Landmark Housing Bill Implements Significant and Immediate Changes to ProgramsOctober 8, 2008 — 1,375 views
On July 30, 2008, the president signed into law the Housing and Economic Recovery Act of 2008, H.R. 3221. This landmark housing legislation will make significant changes to a number of housing programs in an effort to stabilize the housing market. These changes will have an immediate impact on the financing and development of affordable housing projects, including projects currently in the development process.
Ballard stands ready to assist clients to determine how these changes will affect their business, and how they may benefit from the new legislation. For more information, please contact the co-chairs of Ballard’s Housing Group, Mary Jo George at 202.661.2208 / [email protected], or Paul K. Casey at 410.528.5694 / [email protected]; or Frederic L. Ballard, Jr. at 202.661.2210 / [email protected] or Frederick H. Olsen at 801.531.3034 / [email protected].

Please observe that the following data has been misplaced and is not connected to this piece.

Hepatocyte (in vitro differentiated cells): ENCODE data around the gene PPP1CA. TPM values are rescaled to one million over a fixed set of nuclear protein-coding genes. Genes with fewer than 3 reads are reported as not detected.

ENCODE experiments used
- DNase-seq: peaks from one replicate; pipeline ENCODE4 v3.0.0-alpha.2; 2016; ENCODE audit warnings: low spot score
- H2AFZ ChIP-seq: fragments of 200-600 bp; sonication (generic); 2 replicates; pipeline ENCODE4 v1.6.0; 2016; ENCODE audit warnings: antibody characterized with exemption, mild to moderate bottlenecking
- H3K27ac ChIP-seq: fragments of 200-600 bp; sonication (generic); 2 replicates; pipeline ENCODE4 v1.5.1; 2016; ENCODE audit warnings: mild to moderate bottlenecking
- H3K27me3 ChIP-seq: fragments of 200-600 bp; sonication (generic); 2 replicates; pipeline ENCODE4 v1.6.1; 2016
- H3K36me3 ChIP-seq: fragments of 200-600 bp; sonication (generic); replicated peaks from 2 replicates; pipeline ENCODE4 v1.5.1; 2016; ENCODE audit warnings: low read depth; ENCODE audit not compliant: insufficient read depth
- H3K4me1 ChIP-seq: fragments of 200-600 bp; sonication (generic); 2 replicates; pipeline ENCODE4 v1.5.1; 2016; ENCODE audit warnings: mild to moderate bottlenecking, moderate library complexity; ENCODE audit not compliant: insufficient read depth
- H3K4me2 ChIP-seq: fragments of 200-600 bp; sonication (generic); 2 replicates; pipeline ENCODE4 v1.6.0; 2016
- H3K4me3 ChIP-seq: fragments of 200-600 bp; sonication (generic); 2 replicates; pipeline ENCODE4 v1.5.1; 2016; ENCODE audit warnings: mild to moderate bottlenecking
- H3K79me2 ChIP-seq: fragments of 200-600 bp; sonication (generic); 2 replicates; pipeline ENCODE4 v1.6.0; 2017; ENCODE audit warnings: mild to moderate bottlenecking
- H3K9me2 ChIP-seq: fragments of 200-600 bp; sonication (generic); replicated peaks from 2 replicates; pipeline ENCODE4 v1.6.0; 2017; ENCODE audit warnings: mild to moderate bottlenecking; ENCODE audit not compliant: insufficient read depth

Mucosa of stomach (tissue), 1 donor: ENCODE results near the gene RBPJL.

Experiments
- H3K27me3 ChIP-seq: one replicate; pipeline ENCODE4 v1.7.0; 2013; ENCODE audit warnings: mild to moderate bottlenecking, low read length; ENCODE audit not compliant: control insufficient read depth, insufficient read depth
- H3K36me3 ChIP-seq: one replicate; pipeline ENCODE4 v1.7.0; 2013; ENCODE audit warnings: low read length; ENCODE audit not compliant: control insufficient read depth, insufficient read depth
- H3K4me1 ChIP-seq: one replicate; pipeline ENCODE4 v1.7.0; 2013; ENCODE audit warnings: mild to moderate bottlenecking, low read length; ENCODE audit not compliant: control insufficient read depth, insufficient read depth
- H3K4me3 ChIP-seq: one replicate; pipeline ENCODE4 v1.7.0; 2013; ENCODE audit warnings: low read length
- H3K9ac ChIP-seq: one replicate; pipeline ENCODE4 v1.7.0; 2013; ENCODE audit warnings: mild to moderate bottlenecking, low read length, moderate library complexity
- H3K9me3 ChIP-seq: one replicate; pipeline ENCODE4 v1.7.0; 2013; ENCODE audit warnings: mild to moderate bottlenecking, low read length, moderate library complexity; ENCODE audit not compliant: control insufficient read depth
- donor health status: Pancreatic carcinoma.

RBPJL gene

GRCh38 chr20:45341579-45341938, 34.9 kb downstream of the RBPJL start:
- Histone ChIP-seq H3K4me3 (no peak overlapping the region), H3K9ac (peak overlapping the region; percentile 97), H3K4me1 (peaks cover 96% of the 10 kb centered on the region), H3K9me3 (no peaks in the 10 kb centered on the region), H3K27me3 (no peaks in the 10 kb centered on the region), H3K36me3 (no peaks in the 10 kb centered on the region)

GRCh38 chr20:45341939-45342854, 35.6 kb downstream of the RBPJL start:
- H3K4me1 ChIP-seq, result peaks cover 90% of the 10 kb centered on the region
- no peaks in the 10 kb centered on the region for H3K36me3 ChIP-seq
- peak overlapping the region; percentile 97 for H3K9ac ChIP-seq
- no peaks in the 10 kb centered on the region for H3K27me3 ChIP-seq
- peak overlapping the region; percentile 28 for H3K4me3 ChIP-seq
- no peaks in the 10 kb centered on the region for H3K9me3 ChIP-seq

Affordable Housing Trust Funds
The act establishes two new affordable housing trust funds, a Housing Trust Fund and a Capital Magnet Fund, to be funded by a 4.2 basis point fee on all new mortgage loans purchased by Fannie Mae and Freddie Mac. The Housing Trust Fund dollars will be distributed to the states according to a needs-based formula, to be established by HUD. The states will disburse the funds based upon an allocation plan. The funds may be used for both rental and homeownership housing production, preservation and rehabilitation. Assistance must be used solely to aid low-income households with incomes not greater than 50 percent of area median income. At least 75 percent of assistance must go to households with incomes not greater than 30 percent of AMI. Spending on homeownership activities may not exceed 10 percent of the total state allotment. Treasury will manage an application process for grant awards of Capital Magnet Funds. For a detailed summary of the Housing Trust Fund and the Capital Magnet Fund, click here.